That brings up a second important factor in Russia’s worldview: paranoia. For centuries, conspiracies and coups have been part and parcel of Russian power politics. Ivan the Terrible beat his own son Ivan Ivanovich to death. Tsar Paul I was stabbed to death by officers loyal to his son Alexander. Priest Rasputin was poisoned, stabbed, and shot by aristocratic officers in the Tsar’s court. Tsar Nicholas II and his entire family were executed by firing squad in a basement in Yekaterinburg. Most leading Bolsheviks perished in Stalin’s purges, along with another million victims. When Georgy Malenkov lost his power struggle to Nikita Khrushchev, he was astonished that he was merely demoted and not summarily shot. 


This paranoia extends to foreign policy and national security. During the Nazi invasion of the Soviet Union some 20 million Soviet citizens died and entire cities were destroyed. This history understandably left Russians with a permanent wariness about Germany and Western Europe. 

For Russians, it’s always 1945. That’s also because victory in The Great Patriotic War is revered as Russia’s greatest accomplishment. Maybe the Americans landed a man on the moon, but Russians defeated Hitler. (In their view, single-handedly.) Fear of invasion from the west runs deep in the Russian psyche, rational or not. 

For Russians, NATO is an existential threat. The Russian political figures I know are convinced that NATO and America in particular are intent on destroying the Russian state and stealing Russia’s natural resources. Many times, I tried in vain to explain that it is cheaper and easier just to buy Russian oil and natural gas at market prices than to invade and occupy Russia. But they see in America a gangster state in their own image. 

The Kremlin establishment was also horrified by NATO enlargement. Russian political elites couldn’t understand that countries that had endured more than four decades of Russian occupation might wish to seek protection from future Russian aggression. Rather, in a classic example of projection, they saw NATO expansion as an act of aggressive intent directed at them.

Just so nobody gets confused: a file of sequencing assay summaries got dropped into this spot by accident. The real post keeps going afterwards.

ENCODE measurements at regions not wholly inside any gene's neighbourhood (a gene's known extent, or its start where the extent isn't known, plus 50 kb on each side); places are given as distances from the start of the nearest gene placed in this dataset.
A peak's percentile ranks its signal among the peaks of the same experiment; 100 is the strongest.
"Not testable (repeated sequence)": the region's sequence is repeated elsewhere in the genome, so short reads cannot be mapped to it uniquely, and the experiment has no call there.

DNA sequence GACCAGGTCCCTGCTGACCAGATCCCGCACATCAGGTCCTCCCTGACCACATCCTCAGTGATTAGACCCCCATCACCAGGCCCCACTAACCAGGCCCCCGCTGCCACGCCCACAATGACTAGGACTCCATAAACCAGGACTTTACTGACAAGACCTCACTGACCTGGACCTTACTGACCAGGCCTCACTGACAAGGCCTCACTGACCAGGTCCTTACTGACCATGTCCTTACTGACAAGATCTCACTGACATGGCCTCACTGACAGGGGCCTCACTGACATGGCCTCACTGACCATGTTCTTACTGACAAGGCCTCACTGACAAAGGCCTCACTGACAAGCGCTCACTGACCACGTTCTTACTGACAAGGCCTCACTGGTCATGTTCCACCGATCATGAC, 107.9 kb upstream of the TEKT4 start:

Moscow saw the overthrow of Ukrainian President Viktor Yanukovych in 2014 as yet another Western plot. Mass protests in Kyiv were met with shocking violence by the regime, and Yanukovych fled to Russia when his own security forces defected to the opposition. But in the paranoid imagination of the Kremlin this was just another anti-Moscow coup planned and executed by hostile powers, right in Moscow’s own backyard.   

Now Russia is waging a ruthless war against Ukraine. Why? Ukraine was not going to join NATO anytime in the foreseeable future. The Kremlin fears a deeper working relationship between NATO and Ukraine. In their feverish nightmares, Ukraine would be a launching point for NATO tanks driving on Moscow. It matters not that nobody has any plans to invade and subjugate Russia.  

And a conquest of Kyiv would show Washington and the rest of the world that Moscow is a power to be contended with, also capable of projecting power at will. A quick and easy defeat of Ukraine was meant to salve Russia’s wounded pride, to assure Putin and his minions that Russia matters on the world stage.

Things have not gone according to the Kremlin’s original plan. Defeat in Ukraine will not encourage introspection and humility. I fear that Russia will emerge even more dangerous than ever, having new grudges to nurse and even more prone to schizophrenic insecurities.